Posted by: adorsk | June 3, 2007

In the Middle

Hi All,
Thanks for reading, I’m tickled to know that you’re out there.

The Titanic Atlantic

Right now the ship is at about 39.5 N, 45 W, above 4500 m of water. Right in the middle of the Atlantic. We’re not too far South of where the Titanic sank, and it was in fact the Knorr which first found the Titanic back in 1985.

We hit a small patch of rough weather a few days ago, but otherwise the weather has been fine. As we head North, the temperature has been dropping while the days are getting longer.

The ship is starting to feel like home. Perhaps I’ll start to show different places around the ship in subsequent posts. Here is what my room looks like, in a David Hockneyish mash-up composite I made.



My Dad was asking if I have seen a lot of marine life about. I have not. The middle of the Atlantic is actually a rather sterile place. This is because most of the nutrients at the surface have been used up, so there is not enough food to support a large population. This is also why the water is so blue in the middle of the Oceans; there are no nutrients or floaties to cloud it up. One of my professors at SEA used to say, “Blue blue blue, dead dead dead.” Most of the surface life is around the coasts and at the poles. If you want to see what I mean, Wikipedia has a cool page about this: Primary Production

There are a some critters around. (Though they don’t really ‘crit’ out here…maybe flitters is the aquatic analog.) Flying fish pop up here and there, and occasionally some jellyfish float by. I even saw a few birds flying around.

Not a Motley Crew

Maybe you are wondering about the crew. There are a bunch of things the crew does around the ship.

The Captain is like the CEO. He doesn’t steer the ship, but he is the final decision maker and the ship’s representative.

For the deck crew, there are the mates, the Bosun, and able-bodied seamen (ABs). Each mate is responsible for directing a watch. The Bosun (short for ‘Boatswain’) is like the foreman at a construction site. He organizes deck operations and maintains the ship. Historically, the Bosun was also the guy who gave out lashings to punished crew members. Things are a bit nicer now. The ABs work out on the deck and maintain the ship.

Then, there are the Engineering operations inside the ship. The Chief Engineer is responsible for keeping the ship’s systems are running. There are first, second, and third engineers (like the mates) who each are responsible for a watch. In addition, there are oilers who maintain the engine systems.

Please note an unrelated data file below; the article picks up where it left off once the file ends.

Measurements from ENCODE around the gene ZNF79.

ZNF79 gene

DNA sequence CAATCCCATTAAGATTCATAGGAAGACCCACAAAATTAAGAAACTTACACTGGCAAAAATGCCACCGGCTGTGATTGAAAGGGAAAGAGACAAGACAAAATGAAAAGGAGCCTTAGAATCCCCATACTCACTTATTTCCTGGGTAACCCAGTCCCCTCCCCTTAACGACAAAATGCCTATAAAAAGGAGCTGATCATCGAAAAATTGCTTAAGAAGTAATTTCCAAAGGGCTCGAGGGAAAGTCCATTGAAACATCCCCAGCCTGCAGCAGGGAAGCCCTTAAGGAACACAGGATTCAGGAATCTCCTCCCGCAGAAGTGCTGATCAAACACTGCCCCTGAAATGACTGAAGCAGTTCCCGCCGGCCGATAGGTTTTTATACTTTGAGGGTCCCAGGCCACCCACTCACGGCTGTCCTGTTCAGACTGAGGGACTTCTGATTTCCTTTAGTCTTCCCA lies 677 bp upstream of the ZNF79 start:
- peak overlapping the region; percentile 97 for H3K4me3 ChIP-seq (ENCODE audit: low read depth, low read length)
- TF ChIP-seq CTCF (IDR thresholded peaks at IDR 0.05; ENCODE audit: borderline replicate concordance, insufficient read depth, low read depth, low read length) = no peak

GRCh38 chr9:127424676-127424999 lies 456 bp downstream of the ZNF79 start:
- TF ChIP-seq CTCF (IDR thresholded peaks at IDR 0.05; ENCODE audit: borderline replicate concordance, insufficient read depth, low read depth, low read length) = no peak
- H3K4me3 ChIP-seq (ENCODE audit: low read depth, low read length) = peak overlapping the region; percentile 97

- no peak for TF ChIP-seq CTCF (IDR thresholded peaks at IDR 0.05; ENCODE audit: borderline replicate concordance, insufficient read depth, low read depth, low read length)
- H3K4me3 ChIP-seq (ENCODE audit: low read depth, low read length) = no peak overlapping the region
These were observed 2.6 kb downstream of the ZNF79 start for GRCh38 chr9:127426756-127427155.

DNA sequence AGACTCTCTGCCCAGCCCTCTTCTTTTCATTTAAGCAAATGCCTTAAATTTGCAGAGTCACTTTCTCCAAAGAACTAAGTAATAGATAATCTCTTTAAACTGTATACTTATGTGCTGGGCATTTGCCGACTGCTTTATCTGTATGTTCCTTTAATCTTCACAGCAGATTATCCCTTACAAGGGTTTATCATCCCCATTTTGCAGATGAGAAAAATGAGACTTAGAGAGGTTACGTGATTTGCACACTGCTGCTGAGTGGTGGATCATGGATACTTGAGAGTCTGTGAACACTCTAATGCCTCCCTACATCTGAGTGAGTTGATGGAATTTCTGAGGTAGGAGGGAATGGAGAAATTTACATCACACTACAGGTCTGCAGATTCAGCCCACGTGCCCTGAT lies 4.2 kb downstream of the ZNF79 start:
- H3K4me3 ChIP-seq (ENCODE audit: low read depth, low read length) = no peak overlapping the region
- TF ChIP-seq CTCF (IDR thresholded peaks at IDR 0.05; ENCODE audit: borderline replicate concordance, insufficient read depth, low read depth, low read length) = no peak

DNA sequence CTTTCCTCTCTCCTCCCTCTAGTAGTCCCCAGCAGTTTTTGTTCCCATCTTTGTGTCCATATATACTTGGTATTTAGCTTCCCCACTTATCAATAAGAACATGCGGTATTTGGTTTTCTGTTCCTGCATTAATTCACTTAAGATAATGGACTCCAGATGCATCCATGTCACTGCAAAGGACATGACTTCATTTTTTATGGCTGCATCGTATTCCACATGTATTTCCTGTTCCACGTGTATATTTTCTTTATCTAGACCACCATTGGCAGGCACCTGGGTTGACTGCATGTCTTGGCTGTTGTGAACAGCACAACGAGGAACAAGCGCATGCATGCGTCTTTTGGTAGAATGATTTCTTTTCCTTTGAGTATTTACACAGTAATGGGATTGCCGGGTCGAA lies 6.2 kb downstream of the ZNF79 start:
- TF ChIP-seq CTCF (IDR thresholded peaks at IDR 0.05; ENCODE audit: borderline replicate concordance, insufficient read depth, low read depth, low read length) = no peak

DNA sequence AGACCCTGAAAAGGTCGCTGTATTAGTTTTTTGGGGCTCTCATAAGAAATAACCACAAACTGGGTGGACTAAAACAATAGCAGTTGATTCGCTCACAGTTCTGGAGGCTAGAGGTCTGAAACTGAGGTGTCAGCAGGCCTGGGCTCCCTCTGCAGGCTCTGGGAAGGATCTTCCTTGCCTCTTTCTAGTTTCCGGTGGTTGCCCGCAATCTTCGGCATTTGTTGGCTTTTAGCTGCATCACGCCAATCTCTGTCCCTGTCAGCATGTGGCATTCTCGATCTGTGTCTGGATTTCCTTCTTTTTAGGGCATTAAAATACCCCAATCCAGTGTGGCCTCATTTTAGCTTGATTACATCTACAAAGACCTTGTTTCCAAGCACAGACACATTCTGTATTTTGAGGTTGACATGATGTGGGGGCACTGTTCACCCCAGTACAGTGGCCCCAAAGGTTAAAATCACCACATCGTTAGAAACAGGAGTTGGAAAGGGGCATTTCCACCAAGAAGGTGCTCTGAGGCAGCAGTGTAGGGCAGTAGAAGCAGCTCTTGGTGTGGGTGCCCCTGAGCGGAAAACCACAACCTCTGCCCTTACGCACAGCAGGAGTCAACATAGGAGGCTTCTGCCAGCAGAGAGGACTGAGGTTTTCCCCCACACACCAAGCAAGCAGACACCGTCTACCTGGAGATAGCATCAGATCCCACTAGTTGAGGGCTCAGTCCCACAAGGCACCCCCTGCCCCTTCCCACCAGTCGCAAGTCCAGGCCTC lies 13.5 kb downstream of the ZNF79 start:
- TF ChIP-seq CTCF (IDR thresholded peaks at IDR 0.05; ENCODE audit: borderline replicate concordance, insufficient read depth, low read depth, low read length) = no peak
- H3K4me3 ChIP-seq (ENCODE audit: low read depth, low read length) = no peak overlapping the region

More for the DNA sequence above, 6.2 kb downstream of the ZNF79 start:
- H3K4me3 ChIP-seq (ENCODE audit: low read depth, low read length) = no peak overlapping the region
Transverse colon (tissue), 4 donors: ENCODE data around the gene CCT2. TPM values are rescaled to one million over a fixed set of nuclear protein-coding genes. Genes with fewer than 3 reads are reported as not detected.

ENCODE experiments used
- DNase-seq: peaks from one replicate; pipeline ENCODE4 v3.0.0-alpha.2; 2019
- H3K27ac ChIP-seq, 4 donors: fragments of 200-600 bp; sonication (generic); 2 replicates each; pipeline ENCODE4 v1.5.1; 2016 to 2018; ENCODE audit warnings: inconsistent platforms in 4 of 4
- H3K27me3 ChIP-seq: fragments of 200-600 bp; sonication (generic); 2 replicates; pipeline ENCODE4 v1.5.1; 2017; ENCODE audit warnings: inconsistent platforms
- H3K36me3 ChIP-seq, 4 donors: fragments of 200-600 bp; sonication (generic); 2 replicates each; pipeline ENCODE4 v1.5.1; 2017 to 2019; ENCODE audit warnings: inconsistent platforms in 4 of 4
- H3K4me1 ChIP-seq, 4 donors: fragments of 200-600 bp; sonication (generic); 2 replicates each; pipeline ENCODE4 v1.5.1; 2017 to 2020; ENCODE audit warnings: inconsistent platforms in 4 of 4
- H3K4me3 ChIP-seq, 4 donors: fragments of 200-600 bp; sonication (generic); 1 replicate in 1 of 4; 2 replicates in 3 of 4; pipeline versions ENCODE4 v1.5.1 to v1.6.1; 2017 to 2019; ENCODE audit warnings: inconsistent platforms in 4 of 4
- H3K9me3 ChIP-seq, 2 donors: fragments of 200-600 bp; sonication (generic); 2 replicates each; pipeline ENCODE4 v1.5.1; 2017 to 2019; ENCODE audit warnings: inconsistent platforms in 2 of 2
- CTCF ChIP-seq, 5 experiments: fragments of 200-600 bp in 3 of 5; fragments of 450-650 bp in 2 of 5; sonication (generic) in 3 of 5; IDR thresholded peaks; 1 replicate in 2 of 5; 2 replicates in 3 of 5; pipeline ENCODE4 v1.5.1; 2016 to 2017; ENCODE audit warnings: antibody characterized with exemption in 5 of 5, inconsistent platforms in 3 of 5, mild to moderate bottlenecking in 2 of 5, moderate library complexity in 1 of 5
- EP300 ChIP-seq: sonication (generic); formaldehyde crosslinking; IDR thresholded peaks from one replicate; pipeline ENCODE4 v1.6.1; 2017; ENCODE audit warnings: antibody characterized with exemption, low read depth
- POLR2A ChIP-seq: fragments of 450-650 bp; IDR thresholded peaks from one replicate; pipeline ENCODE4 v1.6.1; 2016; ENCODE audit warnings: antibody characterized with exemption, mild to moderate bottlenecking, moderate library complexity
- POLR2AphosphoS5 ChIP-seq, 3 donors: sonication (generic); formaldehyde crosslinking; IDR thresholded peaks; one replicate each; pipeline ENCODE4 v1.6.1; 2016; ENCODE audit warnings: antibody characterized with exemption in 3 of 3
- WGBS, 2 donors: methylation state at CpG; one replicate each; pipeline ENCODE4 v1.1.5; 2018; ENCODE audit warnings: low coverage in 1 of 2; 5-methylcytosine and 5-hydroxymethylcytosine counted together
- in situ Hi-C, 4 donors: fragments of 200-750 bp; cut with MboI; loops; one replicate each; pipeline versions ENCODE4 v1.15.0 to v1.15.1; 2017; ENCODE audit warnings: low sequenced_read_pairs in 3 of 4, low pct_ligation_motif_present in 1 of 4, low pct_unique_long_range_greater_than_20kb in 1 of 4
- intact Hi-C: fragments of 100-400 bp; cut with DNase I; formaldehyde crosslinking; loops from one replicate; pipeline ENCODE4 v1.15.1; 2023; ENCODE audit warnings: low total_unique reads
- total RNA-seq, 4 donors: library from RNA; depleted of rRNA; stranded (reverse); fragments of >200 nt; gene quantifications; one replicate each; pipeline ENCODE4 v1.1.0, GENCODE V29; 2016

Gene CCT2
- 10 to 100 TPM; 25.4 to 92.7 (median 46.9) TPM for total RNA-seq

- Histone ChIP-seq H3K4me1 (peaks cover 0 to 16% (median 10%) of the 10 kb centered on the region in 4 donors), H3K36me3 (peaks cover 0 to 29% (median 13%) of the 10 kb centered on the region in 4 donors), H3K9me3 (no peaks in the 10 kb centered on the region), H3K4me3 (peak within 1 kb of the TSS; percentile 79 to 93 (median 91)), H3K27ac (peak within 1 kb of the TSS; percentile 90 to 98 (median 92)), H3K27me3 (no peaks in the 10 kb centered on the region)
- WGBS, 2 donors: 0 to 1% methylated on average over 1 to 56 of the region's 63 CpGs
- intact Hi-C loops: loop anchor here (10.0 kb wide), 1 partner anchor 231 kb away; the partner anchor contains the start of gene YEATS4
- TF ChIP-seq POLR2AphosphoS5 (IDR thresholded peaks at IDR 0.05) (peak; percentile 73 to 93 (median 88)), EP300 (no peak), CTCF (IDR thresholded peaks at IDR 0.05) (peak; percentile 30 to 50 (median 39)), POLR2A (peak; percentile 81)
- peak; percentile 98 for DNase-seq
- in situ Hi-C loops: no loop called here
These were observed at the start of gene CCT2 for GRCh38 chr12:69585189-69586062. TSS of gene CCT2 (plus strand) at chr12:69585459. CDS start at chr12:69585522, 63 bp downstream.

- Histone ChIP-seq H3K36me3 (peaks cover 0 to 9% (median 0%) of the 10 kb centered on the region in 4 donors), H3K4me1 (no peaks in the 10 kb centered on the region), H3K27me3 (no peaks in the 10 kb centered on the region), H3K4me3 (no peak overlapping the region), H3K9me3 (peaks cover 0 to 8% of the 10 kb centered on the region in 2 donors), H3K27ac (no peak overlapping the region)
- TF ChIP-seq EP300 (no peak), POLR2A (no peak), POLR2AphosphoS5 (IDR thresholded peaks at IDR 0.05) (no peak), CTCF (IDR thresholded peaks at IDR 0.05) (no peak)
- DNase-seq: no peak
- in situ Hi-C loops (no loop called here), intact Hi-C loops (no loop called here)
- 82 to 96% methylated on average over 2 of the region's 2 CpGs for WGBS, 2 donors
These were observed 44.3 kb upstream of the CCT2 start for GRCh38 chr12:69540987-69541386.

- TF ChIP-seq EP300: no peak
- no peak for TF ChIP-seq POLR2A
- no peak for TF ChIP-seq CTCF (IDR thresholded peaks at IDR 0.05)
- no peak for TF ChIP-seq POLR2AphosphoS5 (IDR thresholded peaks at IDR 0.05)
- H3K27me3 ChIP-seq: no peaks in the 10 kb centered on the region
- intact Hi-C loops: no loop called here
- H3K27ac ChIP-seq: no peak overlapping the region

The Steward and assistant stewards are the cooks. It’s not an easy job to feed an entire ship. We have great stewards aboard, all the meals have been excellent.

Finally, there are the SSSG techs (that’s me!). We keep the ship’s computer and laboratory systems going, and act as an interface between the science party and the captain/chief engineer.

Rock-a-Bye Baby

One neat thing I have noticed: the motion of the ship makes me have incredibly vivid dreams. One night I had a dream in which I was climbing a lot of stairs. Whenever I got to the top of a set of stairs, I would almost fall backwards. As I woke up from this dream, I realized that the falling coincided with the ship’s rolling.

I first observed this motion effect when I was at SEA, and I was interested to know if it would happen again. Sure enough, my mind seems to race at night. It’s like I never fall asleep! Some of the other crew members have told me that this happens to them, too. I’d be keen to know if there are any explanations for this.

That’s all for now. Here are a few more photos below.

Bow Wake The Devil and the Deep Blue Sea Life Saver Office View Stern WakeValve



  1. Alexander –
    Thanks for the photos and description of all that is going on and of the crew and their job descriptions.
    The collage of photos of your bunk looks like a Picasso from his cubist period. The last photo on your row of 6 photos, the multicolored wheel with the very blue ocean backdrop, is a wonderful compostion, but for the perfect symmetry – I’d like the composition more if the wheel was less centered – easily done, I’d imagine with the digital camera – then blow it up and mount it on the wall – it’s beautiful. It’s art.
    You mentioned that the temperature is dropping as you go further north – I assume this applies to both air and water temps. How much variation in air temp is there from the water temp once you are at sea and away from continental influence? Are you north of the Gulf Stream already?
    Love – Dad

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